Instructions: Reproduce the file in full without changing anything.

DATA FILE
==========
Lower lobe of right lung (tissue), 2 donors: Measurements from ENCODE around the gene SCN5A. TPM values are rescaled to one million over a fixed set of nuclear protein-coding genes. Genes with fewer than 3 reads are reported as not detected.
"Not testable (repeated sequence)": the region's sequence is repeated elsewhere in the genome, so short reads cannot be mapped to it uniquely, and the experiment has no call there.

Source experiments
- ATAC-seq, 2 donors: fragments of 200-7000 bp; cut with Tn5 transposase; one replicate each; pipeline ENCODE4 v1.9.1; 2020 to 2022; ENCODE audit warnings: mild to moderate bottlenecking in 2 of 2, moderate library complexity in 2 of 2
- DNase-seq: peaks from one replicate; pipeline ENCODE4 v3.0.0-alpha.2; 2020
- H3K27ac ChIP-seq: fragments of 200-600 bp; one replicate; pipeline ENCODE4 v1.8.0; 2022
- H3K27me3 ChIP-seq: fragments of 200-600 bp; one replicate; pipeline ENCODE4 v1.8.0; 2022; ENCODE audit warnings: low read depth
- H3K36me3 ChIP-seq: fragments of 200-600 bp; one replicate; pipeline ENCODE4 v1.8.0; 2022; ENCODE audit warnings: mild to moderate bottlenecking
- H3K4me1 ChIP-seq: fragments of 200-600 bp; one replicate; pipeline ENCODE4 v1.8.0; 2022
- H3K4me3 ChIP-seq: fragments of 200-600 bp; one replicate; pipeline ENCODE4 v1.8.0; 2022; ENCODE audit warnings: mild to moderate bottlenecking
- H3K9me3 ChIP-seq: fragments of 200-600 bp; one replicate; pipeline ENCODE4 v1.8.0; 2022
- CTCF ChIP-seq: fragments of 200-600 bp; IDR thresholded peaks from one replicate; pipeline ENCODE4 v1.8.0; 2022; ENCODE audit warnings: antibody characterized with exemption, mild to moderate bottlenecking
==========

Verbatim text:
Lower lobe of right lung (tissue), 2 donors: Measurements from ENCODE around the gene SCN5A. TPM values are rescaled to one million over a fixed set of nuclear protein-coding genes. Genes with fewer than 3 reads are reported as not detected.
"Not testable (repeated sequence)": the region's sequence is repeated elsewhere in the genome, so short reads cannot be mapped to it uniquely, and the experiment has no call there.

Source experiments
- ATAC-seq, 2 donors: fragments of 200-7000 bp; cut with Tn5 transposase; one replicate each; pipeline ENCODE4 v1.9.1; 2020 to 2022; ENCODE audit warnings: mild to moderate bottlenecking in 2 of 2, moderate library complexity in 2 of 2
- DNase-seq: peaks from one replicate; pipeline ENCODE4 v3.0.0-alpha.2; 2020
- H3K27ac ChIP-seq: fragments of 200-600 bp; one replicate; pipeline ENCODE4 v1.8.0; 2022
- H3K27me3 ChIP-seq: fragments of 200-600 bp; one replicate; pipeline ENCODE4 v1.8.0; 2022; ENCODE audit warnings: low read depth
- H3K36me3 ChIP-seq: fragments of 200-600 bp; one replicate; pipeline ENCODE4 v1.8.0; 2022; ENCODE audit warnings: mild to moderate bottlenecking
- H3K4me1 ChIP-seq: fragments of 200-600 bp; one replicate; pipeline ENCODE4 v1.8.0; 2022
- H3K4me3 ChIP-seq: fragments of 200-600 bp; one replicate; pipeline ENCODE4 v1.8.0; 2022; ENCODE audit warnings: mild to moderate bottlenecking
- H3K9me3 ChIP-seq: fragments of 200-600 bp; one replicate; pipeline ENCODE4 v1.8.0; 2022
- CTCF ChIP-seq: fragments of 200-600 bp; IDR thresholded peaks from one replicate; pipeline ENCODE4 v1.8.0; 2022; ENCODE audit warnings: antibody characterized with exemption, mild to moderate bottlenecking